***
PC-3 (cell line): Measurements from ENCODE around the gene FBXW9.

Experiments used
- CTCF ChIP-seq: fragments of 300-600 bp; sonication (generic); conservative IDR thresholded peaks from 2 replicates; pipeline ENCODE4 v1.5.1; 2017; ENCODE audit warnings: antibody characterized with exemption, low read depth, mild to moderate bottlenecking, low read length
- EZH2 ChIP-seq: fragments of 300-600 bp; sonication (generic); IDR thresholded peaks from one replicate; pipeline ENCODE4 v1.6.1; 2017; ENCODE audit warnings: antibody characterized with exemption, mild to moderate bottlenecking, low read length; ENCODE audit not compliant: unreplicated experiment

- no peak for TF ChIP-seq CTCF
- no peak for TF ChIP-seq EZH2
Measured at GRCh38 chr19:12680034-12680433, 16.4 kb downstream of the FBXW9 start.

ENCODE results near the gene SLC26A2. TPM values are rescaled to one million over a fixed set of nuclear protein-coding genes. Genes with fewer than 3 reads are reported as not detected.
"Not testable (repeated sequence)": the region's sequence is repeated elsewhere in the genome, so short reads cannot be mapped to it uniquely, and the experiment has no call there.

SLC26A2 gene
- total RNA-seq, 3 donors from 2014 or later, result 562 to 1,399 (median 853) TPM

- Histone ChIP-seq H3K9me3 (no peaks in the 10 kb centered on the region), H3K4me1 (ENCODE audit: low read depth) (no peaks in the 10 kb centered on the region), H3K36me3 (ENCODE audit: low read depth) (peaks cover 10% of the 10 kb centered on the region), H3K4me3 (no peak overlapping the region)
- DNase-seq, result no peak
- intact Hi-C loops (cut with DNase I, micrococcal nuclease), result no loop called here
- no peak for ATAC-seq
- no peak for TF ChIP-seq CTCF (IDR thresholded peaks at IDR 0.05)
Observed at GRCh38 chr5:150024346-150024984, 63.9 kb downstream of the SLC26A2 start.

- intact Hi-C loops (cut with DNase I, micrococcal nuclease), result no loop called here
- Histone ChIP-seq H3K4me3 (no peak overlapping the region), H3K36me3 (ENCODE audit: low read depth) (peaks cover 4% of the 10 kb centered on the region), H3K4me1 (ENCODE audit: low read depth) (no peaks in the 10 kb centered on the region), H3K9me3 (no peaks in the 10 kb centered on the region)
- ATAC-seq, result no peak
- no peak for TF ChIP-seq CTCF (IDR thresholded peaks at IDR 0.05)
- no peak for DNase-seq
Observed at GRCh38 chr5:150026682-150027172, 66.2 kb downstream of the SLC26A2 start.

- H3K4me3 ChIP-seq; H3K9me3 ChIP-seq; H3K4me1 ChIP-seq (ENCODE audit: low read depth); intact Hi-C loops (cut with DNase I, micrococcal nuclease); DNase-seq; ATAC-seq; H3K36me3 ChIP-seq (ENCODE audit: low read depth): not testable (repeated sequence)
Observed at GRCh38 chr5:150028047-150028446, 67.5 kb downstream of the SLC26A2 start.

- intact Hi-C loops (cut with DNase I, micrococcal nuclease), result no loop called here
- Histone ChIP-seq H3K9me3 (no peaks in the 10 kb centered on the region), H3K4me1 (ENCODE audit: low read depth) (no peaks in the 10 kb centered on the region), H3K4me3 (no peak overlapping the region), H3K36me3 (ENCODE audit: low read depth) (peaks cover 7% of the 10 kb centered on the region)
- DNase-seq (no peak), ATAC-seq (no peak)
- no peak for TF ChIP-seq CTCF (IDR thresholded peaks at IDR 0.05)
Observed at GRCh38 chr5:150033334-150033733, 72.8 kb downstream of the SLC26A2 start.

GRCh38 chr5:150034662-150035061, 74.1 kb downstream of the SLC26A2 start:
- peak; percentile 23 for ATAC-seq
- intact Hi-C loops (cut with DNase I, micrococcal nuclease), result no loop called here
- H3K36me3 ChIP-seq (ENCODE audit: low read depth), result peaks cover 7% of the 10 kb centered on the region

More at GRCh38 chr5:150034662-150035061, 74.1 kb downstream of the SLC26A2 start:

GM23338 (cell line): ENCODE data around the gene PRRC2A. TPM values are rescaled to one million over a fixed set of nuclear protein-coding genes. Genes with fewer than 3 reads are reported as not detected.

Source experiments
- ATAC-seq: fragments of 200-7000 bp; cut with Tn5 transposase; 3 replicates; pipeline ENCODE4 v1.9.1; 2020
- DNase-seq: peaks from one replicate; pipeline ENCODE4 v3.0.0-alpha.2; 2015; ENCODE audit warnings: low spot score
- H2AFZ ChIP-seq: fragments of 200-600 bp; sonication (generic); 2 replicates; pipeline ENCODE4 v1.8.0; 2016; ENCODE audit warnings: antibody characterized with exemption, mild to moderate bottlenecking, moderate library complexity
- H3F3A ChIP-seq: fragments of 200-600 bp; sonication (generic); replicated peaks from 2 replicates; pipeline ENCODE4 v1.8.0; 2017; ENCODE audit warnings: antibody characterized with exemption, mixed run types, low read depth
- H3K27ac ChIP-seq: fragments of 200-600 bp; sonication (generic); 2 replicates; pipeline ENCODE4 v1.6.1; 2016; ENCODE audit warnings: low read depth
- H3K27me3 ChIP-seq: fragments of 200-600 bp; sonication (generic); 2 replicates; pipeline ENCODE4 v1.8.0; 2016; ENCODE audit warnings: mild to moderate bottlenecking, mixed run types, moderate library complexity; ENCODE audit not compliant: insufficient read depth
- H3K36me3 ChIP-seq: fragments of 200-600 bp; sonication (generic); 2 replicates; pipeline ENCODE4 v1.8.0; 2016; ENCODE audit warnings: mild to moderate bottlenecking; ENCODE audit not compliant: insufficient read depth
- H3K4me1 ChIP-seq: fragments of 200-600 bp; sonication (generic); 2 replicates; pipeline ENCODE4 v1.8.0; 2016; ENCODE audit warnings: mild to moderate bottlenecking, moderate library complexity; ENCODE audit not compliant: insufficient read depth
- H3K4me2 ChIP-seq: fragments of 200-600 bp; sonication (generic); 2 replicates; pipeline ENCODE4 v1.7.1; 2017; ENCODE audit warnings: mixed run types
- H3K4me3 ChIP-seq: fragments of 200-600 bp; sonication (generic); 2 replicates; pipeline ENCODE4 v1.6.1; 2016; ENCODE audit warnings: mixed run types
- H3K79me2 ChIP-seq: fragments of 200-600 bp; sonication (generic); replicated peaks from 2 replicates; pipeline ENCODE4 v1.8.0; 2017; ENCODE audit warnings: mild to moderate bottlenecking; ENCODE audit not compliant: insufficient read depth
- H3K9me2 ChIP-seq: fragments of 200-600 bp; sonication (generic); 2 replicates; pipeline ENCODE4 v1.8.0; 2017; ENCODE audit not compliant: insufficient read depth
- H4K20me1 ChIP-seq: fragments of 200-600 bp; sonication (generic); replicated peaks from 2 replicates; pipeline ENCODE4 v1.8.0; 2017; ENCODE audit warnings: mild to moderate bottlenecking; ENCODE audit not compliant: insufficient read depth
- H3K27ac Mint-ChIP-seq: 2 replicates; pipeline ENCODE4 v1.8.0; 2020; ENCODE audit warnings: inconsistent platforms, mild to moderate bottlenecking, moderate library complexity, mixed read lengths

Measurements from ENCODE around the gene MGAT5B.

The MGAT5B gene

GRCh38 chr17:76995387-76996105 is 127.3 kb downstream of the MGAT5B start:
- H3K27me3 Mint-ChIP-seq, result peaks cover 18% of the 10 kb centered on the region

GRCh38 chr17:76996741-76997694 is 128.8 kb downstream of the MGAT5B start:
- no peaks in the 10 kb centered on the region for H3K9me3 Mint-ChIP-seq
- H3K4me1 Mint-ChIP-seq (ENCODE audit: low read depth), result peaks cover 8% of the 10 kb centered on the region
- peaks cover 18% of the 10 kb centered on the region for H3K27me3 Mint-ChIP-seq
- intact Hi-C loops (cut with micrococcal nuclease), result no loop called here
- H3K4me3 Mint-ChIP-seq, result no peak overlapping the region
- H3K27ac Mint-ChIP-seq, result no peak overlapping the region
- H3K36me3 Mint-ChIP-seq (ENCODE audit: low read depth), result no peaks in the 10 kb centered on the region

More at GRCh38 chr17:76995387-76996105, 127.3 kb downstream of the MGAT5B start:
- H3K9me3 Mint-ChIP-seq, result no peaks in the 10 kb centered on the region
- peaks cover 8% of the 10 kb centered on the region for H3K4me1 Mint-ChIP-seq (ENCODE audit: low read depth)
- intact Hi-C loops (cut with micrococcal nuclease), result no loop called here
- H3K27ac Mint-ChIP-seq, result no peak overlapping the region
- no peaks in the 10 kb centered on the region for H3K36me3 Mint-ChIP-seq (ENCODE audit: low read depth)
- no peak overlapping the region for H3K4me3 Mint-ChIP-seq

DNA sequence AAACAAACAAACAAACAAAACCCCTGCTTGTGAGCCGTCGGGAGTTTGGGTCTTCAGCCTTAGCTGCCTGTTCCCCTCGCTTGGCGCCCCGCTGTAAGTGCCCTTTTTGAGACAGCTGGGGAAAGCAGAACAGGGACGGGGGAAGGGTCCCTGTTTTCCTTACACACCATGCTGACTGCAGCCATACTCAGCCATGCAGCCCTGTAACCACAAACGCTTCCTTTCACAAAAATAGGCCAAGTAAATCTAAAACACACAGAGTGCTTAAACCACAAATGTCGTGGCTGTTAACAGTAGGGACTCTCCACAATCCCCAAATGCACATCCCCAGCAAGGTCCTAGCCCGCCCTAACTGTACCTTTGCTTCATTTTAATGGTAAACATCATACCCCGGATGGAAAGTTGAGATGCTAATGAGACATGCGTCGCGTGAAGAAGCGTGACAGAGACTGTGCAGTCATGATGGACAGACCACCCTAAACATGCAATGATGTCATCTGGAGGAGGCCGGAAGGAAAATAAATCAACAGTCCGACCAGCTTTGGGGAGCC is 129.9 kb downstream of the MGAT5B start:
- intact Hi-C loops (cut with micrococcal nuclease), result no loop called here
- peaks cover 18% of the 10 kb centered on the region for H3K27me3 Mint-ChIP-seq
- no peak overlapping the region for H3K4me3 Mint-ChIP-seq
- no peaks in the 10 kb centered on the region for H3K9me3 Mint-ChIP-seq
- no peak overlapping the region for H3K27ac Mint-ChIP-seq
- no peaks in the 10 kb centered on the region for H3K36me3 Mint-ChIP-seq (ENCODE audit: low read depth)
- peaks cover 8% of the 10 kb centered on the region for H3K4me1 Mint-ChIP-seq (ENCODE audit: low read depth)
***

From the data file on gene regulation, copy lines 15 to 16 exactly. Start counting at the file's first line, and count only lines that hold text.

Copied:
- no peak for ATAC-seq
- no peak for TF ChIP-seq CTCF (IDR thresholded peaks at IDR 0.05)